Still, concerns over the trajectory of economic activity have mounted as the coronavirus pandemic continues. The International Monetary Fund on Wednesday downgraded its global growth forecast for 2020 to -4.9% from -3.0% in April, marking the institution’s lowest estimate in the history of is forecasts.
4:02 p.m. ET: Dow drops 708 points after California, Florida report daily records for virus cases
Here were the main moves in markets as of 4:02 p.m. ET:
S&P 500 (^GSPC): -80.83 (-2.58%) to 3,050.46
Dow (^DJI): -709.06 (-2.71%) to 25,447.04
Nasdaq (^IXIC): -222.20 (-2.19%) to 9,909.17
Crude (CL=F): -$2.53 (-6.27%) to $37.84 a barrel
Gold (GC=F): -$7.70 (-0.43%) to $1,774.30 per ounce
10-year Treasury (^TNX): -2.5 bps to yield 0.6840%
3:24 p.m. ET: Apple adds Houston to list of cities with renewed store closures following coronavirus spike
Apple (AAPL) said on Wednesday it is re-closing seven stores in Houston, Texas due to the city’s recent jump in coronavirus cases. The store closures will be temporary.
Last week, the company re-closed 11 stores among four states – Florida, Arizona, North Carolina and South Carolina – due to sharp increases in Covid-19 cases in these regions. However, most of Apple’s 271 domestic stores have reopened and stayed open.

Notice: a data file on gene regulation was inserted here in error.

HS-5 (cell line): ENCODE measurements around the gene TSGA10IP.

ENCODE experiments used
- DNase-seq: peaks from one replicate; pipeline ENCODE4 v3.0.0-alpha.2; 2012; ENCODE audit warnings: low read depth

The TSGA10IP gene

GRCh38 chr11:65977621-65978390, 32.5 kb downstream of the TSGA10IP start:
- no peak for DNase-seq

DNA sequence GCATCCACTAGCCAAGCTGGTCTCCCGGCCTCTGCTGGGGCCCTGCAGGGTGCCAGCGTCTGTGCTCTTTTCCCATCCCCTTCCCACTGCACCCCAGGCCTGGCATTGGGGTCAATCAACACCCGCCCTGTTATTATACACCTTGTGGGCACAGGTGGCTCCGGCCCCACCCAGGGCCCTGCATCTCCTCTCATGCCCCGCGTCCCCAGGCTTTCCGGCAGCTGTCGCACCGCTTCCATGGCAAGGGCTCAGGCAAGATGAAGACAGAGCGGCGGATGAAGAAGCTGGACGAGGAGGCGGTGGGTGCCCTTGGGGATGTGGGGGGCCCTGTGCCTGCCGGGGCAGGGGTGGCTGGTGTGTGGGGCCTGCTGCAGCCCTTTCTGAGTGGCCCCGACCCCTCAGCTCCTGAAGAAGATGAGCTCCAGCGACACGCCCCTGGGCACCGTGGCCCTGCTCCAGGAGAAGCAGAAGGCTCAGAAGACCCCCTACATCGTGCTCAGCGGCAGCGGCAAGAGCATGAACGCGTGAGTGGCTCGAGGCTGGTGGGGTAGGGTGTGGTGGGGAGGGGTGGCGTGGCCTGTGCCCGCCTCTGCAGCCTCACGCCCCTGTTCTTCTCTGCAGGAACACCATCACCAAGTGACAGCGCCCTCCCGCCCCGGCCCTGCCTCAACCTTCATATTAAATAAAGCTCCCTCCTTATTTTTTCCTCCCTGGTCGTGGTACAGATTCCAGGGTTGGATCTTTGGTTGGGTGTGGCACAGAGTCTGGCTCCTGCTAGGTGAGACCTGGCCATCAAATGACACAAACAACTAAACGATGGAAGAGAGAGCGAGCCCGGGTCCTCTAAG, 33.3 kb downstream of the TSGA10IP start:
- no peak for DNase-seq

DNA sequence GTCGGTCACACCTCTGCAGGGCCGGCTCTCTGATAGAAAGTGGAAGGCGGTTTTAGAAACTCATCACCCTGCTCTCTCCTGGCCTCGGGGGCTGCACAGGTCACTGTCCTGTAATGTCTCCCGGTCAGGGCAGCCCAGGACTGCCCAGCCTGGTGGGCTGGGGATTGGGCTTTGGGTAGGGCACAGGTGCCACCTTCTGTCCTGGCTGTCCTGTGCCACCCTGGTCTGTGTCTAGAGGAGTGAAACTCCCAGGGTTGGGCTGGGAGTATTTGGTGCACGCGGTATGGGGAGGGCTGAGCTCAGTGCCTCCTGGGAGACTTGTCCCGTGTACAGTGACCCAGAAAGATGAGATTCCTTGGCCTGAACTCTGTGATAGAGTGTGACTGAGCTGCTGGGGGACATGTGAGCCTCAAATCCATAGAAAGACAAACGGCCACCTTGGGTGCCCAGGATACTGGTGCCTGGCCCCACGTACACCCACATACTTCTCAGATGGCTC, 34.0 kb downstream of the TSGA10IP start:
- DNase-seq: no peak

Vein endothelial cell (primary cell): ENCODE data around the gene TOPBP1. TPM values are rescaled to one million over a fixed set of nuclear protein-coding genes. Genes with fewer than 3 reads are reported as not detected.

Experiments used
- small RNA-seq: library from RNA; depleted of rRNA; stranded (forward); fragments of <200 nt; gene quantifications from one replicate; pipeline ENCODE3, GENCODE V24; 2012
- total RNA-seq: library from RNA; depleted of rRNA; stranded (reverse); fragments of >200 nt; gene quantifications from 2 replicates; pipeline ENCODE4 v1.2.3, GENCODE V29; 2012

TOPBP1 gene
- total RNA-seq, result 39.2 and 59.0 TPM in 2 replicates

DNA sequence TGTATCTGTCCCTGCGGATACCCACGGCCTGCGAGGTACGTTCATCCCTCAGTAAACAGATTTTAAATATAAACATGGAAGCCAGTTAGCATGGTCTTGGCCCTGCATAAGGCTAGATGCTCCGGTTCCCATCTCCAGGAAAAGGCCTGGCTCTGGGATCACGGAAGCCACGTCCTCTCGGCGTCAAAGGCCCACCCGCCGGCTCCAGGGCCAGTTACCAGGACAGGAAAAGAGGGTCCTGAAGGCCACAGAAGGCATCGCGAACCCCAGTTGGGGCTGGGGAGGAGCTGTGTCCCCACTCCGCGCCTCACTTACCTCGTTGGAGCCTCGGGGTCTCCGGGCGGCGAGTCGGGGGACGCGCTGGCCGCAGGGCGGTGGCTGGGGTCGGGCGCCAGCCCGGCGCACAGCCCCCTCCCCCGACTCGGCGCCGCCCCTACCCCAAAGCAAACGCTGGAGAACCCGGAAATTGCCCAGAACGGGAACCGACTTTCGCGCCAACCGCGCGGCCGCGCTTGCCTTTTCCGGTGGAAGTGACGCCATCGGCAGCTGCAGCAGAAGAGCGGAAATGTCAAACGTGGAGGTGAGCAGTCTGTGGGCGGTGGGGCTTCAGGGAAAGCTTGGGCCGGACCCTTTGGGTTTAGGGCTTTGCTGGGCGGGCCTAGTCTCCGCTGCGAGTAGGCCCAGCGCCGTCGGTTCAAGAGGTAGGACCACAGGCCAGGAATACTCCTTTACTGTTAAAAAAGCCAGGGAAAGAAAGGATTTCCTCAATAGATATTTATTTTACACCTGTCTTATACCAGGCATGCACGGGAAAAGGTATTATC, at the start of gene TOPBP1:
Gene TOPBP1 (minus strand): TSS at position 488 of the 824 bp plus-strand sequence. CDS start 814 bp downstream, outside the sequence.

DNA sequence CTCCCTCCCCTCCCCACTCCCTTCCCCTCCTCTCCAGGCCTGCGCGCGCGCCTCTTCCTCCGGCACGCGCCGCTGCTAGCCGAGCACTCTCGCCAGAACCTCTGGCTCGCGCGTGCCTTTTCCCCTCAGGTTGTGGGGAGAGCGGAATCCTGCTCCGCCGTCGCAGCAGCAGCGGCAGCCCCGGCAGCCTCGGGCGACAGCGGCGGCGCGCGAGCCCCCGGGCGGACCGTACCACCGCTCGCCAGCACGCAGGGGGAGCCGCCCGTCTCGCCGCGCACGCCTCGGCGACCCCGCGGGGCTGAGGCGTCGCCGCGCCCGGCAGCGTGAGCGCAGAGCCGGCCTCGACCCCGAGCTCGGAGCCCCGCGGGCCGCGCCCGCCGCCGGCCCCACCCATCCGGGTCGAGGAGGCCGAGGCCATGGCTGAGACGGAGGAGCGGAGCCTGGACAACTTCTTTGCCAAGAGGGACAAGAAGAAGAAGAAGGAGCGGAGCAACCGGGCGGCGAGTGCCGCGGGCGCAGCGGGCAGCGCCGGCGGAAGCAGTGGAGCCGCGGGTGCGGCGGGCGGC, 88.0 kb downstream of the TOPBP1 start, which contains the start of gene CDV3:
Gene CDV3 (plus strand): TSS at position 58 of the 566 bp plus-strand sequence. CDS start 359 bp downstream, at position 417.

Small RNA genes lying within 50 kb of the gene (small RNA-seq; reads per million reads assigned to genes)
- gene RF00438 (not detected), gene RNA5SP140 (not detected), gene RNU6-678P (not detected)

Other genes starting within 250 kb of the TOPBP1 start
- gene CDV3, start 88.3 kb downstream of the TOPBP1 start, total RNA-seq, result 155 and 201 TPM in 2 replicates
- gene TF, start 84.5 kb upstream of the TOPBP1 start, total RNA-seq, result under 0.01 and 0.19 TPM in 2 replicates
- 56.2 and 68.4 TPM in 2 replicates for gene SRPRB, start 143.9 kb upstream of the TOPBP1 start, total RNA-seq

11:51 a.m. ET: S&P 500, Dow drop more than 3%
Here were the main moves in markets as of 11:51 a.m. ET:
S&P 500 (^GSPC): -94.67 points (-3.02%) to 3,036.62
Dow (^DJI): -824.54 points (-3.15%) to 25,331.56
Nasdaq (^IXIC): -277.6 points (-2.74%) to 9,853.77
Crude (CL=F): -$2.58 (-6.39%) to $37.79 a barrel
Gold (GC=F): -$5.10 (-0.29%) to $1,776.90 per ounce
10-year Treasury (^TNX): -2.5 bps to yield 0.684%
11:20 a.m. ET: Stocks extend losses as coronavirus case jump rattles investors
Wall Street’s woes deepened in late morning trading, with spiking cases in Texas and Florida shaking investors out of their complacency. While analysts believe hospitalizations and deaths are the best metric for judging the path to a recovery, growing COVID-19 diagnoses is underscoring how the world’s largest economy has failed to control the outbreak — and a rally that some think has defied gravity could be in trouble.
9:31 a.m. ET: Stocks open lower
Here were the main moves in markets as of 9:31 a.m. ET:
S&P 500 (^GSPC): -22.33 points (-0.71%) to 3,108.96
Dow (^DJI): -232.93 points (-0.89%) to 25,923.17
Nasdaq (^IXIC): -26.26 points (-0.26%) to 10,104.59
Crude (CL=F): -$0.53 (-1.31%) to $39.84 a barrel
Gold (GC=F): -$8.60 (-0.48%) to $1,773.40 per ounce
10-year Treasury (^TNX): +1.1 bps to yield 0.72%
9:01 a.m. ET: IMF downgrades global growth expectations, with recovery ‘projected to be more gradual than previously forecast’